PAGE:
20. The circumstances set out in the foregoing render mandatory an order in favour of the petitioners for full, free and complete access being provided to the petitioners of all records requisitioned together with access to the books of account of the company. The company is the subject of gross mismanagement by respondent No. 2. The petitioner No. 1 and respondent No. 2 are the only directors on the Board of directors. No meetings of the Board of directors are held since January 2008. The entire arrangement arrived at between the petitioners and respondent No. 2 was based on mutual confidence and trust, and it was in keeping with this goodfaith approach that the petitioners reposed total and complete faith in respondent No. 2 in the matter of supervising and looking after the affairs of the company. Thereafter, by seeking to oust the petitioners, the respondent No. 2 has breached the confidence and trust reposed in him by the petitioners and has acted contrary to and in breach of the basic understanding between the parties. The relationship of the parties is that of partners and/or quasi-partners and the company has throughout been nothing but a glorified partnership in a corporate garb, since there is no outsider shareholder in the company. The respondent No. 2 having maneuvered the affairs of the company in such a manner as to take decisions relating to the company™s affairs at his whims and fancies without consulting the petitioners and without their knowledge.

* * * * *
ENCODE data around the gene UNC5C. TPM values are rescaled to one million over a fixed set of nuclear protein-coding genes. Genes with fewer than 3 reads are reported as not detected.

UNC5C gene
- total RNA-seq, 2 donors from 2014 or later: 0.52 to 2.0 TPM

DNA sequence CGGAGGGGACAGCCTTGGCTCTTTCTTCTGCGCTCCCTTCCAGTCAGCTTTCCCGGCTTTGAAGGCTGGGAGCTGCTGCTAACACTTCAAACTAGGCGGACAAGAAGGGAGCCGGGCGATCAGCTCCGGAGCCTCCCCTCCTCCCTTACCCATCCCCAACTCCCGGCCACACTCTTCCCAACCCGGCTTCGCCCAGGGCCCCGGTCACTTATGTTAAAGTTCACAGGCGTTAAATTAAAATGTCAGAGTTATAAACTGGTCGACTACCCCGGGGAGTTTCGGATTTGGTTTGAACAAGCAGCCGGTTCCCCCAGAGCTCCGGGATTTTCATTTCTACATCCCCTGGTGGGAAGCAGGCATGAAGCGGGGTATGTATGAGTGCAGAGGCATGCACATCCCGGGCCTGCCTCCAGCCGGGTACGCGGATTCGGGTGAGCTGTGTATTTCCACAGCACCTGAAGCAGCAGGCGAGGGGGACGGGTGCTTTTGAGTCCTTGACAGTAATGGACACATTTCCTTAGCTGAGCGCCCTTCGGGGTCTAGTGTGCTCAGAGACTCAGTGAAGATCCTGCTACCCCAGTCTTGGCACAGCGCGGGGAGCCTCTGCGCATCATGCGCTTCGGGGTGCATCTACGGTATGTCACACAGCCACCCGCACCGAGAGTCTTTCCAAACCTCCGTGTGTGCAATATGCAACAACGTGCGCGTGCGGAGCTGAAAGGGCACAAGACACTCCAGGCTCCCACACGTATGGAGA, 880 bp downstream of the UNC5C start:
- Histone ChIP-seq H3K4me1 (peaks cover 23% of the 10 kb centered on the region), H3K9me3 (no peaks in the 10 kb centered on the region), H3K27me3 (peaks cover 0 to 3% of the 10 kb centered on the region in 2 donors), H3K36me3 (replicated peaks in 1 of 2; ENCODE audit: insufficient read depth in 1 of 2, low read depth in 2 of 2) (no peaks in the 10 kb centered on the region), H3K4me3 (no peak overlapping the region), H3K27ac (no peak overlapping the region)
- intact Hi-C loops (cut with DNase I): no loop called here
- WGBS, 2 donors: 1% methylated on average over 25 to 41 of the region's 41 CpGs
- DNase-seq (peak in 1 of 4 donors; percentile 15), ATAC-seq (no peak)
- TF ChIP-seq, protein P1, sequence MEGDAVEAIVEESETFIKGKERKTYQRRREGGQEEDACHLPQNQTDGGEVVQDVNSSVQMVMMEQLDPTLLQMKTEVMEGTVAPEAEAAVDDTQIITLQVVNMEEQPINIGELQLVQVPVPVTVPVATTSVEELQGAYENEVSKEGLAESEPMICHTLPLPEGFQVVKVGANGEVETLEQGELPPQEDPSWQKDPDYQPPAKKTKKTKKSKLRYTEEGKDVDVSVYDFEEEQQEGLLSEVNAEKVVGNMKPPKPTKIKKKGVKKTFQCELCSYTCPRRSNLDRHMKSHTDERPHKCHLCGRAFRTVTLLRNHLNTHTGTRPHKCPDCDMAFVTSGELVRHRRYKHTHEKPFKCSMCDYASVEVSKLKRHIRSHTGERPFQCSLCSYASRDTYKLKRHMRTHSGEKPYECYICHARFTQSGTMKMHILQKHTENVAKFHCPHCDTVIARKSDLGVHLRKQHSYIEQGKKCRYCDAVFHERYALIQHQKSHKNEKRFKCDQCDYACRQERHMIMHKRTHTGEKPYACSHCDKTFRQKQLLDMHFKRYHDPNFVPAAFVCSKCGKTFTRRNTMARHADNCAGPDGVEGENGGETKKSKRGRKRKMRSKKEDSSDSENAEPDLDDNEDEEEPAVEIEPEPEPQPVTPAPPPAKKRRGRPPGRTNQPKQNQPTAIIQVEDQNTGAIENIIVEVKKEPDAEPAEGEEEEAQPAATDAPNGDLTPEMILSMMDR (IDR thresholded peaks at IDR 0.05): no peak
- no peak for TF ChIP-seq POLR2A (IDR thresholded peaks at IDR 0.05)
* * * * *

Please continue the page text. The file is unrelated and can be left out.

21. The learned senior counsel for petitioners submitted that on overall pleadings the following acts of oppression emerges :

(1) The respondents not abiding the agreement.

(2) The respondents are not paying the rents on godowns which is being utilised by the production units of R-6-company at Ghatkopar.

(3) Non-handing over the documents, cheque book.

(4) Non-handing over the keys of flats.